“We are very much in need of both a new performance venue for all the fine arts at Drake, as well as renovations to the existing Harmon Fine Arts Center,” Rothmayer said.
Rothmayer hopes some of these issues will be addressed by The One’s campaign, first announced last fall.
“It would be nice to have a space we can use and perform in that isn’t falling apart,” Kuehn said.
One of the reasons Kuehn chose Drake was because when she toured the theater, it stuck out right away as more welcoming and inclusive than some other conservatories and theaters around the country, which tend to be more competitive and cutthroat.
When it comes to dynamics between the students within the theater, everyone tends to get along well.
“I love the community we have, we are able to bond in ways that I don’t think other majors can,” Riordan said.
Riordan explained that while this is an environment that can be stressful for everyone, they all still have each other’s backs and there is real love between the students.
“I have found a lot of really fun camaraderie and some really great experiences behind the scenes,” Kuehn said.
After spending enough time backstage and having most classes together, all the theater students have had plenty of time to bond.
“As a group, we are very close-knit. Which is to be expected when all our classes are together and we spend all day every day in the same building,” said Emma Ahlin, a sophomore studying BFA acting.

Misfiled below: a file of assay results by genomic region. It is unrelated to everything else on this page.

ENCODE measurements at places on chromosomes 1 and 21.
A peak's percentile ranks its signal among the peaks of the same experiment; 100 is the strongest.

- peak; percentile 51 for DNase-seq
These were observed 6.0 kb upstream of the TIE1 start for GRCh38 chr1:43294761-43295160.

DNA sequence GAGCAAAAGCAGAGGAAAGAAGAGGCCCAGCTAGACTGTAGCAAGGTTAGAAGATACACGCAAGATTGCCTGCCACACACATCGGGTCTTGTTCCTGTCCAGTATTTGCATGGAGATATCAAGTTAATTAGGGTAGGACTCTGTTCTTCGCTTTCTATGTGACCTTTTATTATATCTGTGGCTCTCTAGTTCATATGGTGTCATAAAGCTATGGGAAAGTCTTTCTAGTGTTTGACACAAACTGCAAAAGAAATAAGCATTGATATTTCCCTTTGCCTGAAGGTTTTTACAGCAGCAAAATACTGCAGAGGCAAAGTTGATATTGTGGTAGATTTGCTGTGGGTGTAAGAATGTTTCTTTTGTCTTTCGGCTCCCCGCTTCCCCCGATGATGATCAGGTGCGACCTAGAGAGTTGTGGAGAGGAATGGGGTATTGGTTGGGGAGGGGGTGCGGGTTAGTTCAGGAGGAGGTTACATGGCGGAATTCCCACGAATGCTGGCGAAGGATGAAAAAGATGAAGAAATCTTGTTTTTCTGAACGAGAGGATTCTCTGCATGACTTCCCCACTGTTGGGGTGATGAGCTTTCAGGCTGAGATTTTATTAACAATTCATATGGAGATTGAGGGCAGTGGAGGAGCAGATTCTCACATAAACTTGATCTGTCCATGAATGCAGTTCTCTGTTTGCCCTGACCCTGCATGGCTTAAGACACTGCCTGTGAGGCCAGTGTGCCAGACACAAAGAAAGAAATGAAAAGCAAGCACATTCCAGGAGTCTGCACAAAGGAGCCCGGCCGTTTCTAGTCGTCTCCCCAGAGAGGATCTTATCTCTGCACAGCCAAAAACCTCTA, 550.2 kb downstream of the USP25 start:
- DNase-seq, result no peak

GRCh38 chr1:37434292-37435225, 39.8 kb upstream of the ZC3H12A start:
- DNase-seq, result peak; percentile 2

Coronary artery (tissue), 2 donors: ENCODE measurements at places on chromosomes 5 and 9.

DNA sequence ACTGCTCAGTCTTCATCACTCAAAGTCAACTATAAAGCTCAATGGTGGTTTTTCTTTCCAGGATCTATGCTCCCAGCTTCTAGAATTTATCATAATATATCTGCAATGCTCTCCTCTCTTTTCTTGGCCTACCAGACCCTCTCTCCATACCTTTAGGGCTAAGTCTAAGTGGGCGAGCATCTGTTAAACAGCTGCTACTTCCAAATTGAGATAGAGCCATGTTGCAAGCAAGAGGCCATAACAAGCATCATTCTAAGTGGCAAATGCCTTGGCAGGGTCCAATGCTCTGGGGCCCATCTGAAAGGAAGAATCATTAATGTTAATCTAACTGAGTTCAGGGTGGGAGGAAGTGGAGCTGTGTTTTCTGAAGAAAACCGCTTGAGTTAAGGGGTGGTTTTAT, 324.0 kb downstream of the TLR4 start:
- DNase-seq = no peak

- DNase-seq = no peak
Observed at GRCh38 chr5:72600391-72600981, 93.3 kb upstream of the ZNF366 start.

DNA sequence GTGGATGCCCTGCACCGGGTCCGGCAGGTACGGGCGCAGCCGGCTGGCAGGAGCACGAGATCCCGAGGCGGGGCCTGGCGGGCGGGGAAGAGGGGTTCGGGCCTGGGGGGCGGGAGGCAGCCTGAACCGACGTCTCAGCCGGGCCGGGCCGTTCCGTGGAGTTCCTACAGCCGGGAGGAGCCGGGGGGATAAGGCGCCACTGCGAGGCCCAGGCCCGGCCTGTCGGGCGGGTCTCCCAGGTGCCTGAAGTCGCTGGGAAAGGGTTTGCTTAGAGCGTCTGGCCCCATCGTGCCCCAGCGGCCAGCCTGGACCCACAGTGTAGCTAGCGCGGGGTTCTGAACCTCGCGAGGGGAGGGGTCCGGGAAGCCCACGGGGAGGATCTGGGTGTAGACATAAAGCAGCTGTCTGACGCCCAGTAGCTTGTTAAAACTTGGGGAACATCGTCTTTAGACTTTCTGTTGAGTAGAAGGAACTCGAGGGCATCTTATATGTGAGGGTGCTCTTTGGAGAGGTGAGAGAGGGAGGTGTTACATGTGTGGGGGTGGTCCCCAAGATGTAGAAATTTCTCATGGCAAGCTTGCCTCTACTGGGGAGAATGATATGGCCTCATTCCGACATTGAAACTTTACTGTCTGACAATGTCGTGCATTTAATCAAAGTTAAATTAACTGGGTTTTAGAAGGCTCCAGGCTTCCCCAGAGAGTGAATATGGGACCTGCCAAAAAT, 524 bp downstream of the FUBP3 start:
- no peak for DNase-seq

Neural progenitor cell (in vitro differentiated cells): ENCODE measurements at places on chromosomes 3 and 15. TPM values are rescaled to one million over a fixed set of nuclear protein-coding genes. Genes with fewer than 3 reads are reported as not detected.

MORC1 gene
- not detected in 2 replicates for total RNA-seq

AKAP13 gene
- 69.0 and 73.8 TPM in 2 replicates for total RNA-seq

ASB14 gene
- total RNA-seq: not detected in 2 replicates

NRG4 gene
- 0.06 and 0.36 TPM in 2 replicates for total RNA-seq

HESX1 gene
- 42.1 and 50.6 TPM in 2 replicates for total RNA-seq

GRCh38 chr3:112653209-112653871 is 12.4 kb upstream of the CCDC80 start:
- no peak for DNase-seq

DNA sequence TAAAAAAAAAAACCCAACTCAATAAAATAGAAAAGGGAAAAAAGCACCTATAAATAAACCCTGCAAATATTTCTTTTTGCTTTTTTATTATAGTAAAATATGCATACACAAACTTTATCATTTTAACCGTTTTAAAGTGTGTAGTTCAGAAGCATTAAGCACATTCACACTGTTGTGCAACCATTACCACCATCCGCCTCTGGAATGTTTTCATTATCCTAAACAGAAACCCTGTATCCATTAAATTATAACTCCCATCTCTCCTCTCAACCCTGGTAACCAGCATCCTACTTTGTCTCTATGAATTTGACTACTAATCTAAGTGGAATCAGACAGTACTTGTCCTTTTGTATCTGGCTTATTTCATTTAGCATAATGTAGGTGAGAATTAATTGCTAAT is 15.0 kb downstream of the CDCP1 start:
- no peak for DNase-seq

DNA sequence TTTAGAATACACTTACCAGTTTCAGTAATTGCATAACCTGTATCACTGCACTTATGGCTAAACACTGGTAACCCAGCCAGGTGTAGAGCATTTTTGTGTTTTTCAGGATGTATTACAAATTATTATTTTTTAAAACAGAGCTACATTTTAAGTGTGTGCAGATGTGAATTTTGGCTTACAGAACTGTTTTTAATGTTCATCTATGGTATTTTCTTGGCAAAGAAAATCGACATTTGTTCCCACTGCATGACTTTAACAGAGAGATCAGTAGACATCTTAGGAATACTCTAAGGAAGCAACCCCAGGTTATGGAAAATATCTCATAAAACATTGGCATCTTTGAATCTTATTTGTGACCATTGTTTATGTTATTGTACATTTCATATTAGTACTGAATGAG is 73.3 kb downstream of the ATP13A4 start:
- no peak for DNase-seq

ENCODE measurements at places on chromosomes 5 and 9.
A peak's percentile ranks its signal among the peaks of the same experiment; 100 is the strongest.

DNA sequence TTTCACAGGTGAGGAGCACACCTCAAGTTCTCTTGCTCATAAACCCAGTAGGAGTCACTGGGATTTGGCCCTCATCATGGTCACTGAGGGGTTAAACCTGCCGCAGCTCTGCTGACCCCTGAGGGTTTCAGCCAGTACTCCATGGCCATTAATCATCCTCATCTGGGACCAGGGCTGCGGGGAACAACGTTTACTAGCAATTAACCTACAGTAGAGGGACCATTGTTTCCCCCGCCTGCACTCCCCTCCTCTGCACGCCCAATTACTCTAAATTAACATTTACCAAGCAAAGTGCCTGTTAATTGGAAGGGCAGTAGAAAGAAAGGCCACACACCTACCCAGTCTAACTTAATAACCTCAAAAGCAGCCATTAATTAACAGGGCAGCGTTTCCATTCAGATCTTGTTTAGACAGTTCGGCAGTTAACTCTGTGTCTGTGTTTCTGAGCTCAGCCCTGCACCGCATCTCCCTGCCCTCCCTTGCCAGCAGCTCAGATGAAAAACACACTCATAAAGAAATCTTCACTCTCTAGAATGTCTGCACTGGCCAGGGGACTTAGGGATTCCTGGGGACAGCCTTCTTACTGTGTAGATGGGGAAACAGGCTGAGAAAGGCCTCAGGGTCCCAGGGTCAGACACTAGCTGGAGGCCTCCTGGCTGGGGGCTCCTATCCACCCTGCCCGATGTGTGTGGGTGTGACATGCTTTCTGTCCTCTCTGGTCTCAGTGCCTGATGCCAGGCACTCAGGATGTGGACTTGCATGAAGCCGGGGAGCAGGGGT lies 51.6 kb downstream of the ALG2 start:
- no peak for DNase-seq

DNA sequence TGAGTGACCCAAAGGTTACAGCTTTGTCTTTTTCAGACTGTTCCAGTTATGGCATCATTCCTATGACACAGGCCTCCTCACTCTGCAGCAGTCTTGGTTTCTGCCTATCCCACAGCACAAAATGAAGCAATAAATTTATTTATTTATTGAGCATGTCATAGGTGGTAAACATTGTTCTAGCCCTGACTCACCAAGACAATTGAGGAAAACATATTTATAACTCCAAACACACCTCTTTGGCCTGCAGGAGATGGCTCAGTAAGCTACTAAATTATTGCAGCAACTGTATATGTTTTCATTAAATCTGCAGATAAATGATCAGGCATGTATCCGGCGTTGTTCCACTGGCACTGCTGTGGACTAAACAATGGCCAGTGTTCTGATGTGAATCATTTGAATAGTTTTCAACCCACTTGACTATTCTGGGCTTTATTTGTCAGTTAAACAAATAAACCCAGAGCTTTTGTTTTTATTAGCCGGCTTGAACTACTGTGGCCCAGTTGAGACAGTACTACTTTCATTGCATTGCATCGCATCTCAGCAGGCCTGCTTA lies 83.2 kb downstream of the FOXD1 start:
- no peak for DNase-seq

Ahlin went on to say that there isn’t as much drama as one would expect in the drama department. Everyone is very supportive of each other.
“We get to work with everyone in the department and really get to know how they work, learn what their strengths are, and if I ever need help with anything, I know who to go to,” Marquart said.
Rothmayer believes the students are being appropriately challenged and that if the faculty didn’t push the students, it would be doing them a disservice, not preparing them for the true challenge of professional theater.
“Sometimes the only way to know what you’re truly capable of is to attempt to do more than you thought you could do,” Rothmayer said. “In those attempts, you will fail. That’s okay, we all do, spectacularly on occasion. It’s a necessary component of the learning process.”
The students said the faculty is good at getting them connected with shows or jobs over summer.
Ahlin interviewed for a directing position at a local middle school in Des Moines, but she said she only heard about it in passing and wished the department advertised more opportunities like that.
Ways students around campus can support the theater department is going to see this semester’s remaining shows, “Silent Sky,” and DTP’s presentation of “The Rabbit Hole”. Information can be found on the Drake Theater’s website or social media.
Students can also support or even join Drake Theater People, a campus student organization that puts on its own programs and shows anyone is welcome to partake in, regardless of major.